The concept of public writing before coming to university seemed like second nature because I’m so used to using social media platforms to keep up to date with what is going on. However, when it comes to how I view it now, having undergone this subject, It’s a new approach which focuses on the audience, how you engage with your audience, how do you make the posts relevant, entertaining and to the point. Having said that, the content of the blogs are shifting from a more personal style of writing to a more sophisticated, heavily researched (both primary and secondary) and with more purpose which can be used as a reference on a job application or can be taken serious by someone who stumbles across your research online.

To me, there are three elements of the blog that I have deemed important and worth mentioning to better understand my approach to Audience, Media and Place. These three areas include: Research and Planning, The Content, and The Blog as a whole.

Research and Planning:
This is the area which I underestimated from the get go. The part you can’t just physically make up and sound convincing. The part that you actually need to provide quality stimuli for your subjects to produce quality answers. I tried to use as much qualitative information as possible, which seemed to be the winner in the end because I could get the most meaningful research that I could possibly get, with time being the only real tradeoff. I used the resources provided by Moodle to help with a template of questions to start with and I just adapted each question to the certain scenario.

So at the start of the subject, I really had to pull my head in to get the best results for what I wanted to share with the public. For starters, planning a one-on-one interview on paper seems easy but when you’re thrown into the scenario a lack of preparation will cost you the end product. When I was interviewing Sue and Steve for my first two blog posts, I found that the follow up/off the cuff questions seemed to be the most engaging questions and squeezed the most amount of information out of them as possible. When it comes to research in the field or larger numbers there were a few interesting guidelines that I had to follow in order the achieve the most accurate, partial and thought provoking responses that adhered to somewhat of a moral and ethical code of conduct. Ethics is always an important factor when dealing with large groups in particular because at the end of the day they too are people and want to be treat just the way I want to be treated. I made sure I had the person’s permission before I posted anything whether is was audio, video or just their answers to my questions. I also wanted people to know that all my research is for academic purposes and they can choose to remain anonymous if they wished, and as a result I had to change a few names here and there to make sure I was on top of that.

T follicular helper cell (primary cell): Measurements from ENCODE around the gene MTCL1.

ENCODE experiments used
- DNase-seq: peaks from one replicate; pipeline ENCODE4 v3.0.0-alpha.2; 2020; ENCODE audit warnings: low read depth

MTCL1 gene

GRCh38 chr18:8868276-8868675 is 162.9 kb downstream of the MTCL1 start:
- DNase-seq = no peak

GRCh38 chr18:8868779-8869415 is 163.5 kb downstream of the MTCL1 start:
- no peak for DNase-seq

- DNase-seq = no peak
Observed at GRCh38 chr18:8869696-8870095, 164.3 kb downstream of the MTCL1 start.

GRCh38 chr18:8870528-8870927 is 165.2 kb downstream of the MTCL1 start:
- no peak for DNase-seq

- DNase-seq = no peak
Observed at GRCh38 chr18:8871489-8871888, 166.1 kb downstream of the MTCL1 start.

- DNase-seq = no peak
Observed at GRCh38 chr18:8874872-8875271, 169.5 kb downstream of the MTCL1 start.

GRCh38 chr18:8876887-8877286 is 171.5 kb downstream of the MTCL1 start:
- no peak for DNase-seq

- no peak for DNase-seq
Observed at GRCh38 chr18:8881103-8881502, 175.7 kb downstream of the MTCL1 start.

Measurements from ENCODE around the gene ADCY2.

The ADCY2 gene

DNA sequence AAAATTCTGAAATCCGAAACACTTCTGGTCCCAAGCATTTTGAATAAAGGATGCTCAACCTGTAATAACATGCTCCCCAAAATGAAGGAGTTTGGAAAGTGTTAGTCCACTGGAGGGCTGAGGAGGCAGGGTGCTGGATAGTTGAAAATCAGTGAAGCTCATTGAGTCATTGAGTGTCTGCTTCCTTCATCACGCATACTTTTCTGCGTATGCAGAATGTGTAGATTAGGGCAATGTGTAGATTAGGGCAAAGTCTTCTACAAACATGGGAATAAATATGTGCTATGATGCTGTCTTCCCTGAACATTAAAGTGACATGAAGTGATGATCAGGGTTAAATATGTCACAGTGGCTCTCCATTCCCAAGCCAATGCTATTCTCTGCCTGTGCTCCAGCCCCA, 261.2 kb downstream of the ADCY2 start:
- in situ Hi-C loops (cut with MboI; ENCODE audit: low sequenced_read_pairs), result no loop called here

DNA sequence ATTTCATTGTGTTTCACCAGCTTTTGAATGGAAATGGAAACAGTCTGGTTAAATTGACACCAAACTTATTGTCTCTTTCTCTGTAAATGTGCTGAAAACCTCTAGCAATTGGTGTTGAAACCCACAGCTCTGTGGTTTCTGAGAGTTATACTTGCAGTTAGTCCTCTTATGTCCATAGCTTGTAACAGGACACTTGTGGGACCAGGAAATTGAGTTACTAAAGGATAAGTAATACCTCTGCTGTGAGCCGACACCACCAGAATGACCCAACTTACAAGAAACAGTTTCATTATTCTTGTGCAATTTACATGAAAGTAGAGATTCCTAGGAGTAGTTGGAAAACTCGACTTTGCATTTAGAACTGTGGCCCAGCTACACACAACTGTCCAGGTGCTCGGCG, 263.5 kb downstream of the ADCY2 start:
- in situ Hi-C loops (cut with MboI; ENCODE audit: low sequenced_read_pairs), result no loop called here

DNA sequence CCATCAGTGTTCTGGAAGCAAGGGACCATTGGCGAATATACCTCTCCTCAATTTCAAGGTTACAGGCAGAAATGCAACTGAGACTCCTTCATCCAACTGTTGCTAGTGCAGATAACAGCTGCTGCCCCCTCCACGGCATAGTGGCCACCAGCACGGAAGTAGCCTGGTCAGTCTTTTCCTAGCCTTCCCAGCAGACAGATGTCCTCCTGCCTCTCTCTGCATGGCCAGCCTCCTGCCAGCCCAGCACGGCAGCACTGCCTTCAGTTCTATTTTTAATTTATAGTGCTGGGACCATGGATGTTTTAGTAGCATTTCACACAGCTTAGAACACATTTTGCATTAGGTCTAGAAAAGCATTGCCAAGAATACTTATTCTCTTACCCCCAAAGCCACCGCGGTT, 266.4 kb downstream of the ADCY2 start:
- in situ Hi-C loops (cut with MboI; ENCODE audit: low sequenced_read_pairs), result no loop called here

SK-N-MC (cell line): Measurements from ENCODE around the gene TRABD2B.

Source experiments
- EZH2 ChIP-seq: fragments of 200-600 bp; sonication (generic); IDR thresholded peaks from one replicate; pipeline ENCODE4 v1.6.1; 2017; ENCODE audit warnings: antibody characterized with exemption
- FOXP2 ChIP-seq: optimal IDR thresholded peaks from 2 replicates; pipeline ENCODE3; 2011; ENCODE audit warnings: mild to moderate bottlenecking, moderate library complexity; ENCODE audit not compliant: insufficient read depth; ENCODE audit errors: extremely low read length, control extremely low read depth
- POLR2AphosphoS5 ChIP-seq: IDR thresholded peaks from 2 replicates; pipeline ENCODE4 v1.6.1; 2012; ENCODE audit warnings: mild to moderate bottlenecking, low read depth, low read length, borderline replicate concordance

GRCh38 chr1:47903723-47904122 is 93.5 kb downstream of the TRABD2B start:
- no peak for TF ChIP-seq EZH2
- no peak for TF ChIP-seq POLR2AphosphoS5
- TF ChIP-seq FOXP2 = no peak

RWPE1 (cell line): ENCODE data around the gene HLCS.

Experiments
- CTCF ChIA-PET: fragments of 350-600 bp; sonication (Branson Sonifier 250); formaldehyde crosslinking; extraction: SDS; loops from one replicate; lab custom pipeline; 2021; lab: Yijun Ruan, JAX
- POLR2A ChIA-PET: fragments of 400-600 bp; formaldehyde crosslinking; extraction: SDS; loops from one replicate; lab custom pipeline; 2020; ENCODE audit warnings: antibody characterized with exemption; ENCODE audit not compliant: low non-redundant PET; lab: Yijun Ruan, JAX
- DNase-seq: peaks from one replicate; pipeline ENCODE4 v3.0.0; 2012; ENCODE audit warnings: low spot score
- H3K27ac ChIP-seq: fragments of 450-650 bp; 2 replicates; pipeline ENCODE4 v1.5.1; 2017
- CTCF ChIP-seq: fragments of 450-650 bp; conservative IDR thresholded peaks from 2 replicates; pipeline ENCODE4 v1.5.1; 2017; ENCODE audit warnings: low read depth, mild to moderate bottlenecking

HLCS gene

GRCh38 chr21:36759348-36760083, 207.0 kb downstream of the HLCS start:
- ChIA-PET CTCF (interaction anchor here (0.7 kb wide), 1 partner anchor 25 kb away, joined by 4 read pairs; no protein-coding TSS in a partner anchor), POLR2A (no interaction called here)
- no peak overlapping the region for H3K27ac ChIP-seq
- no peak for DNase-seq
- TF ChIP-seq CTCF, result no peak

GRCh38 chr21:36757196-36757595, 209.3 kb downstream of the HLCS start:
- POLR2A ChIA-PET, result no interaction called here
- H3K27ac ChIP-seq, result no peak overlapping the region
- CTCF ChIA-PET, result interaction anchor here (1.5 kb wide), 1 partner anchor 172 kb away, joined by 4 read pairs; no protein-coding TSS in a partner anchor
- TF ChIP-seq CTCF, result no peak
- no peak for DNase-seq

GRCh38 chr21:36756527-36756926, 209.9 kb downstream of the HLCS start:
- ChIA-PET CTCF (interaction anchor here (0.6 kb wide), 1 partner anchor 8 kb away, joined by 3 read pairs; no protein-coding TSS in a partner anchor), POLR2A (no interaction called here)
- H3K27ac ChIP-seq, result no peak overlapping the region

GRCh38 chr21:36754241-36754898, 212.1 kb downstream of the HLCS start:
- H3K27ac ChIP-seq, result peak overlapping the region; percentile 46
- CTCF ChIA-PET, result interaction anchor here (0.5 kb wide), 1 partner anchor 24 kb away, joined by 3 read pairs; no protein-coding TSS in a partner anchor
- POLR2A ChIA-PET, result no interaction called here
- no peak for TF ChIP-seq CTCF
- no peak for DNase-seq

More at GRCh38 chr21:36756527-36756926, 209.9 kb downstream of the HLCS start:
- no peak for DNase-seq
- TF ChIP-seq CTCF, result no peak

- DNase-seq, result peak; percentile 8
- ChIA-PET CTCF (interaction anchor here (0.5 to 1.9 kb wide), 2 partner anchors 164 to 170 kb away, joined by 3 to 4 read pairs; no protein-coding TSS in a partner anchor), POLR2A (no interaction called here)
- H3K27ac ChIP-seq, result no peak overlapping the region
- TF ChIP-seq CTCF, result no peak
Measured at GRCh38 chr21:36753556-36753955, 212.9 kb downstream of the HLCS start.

After I collated all of my research I planned each blog out before I started to write them, so there is a loose structure before I write it out. As the word count is more than 100 words it was important for me to have a clear structure in order to avoid any dead ends and waffle that occurs too often. This also includes finding all media used in posts, analysing and synthesising data, and choosing the right heading.

The Content:

I chose to write the blog with a stream of consciousness tone because that is how I perceive a blog to be. Tone is an important aspect because your blog is a representation of yourself which needs to be believable otherwise the viewer will just think you’re spitting out facts that they can find in an academic journal. Having said that there needs to be a balance between the stream of consciousness and facts that blend in together coherently to make sure the message is still there. The title is another important element because it is the first thing a potential viewer is going to read. The catchier or more niche titles seem to work the best, so I usually spend ten or so minutes making sure it’s the right title for the blog.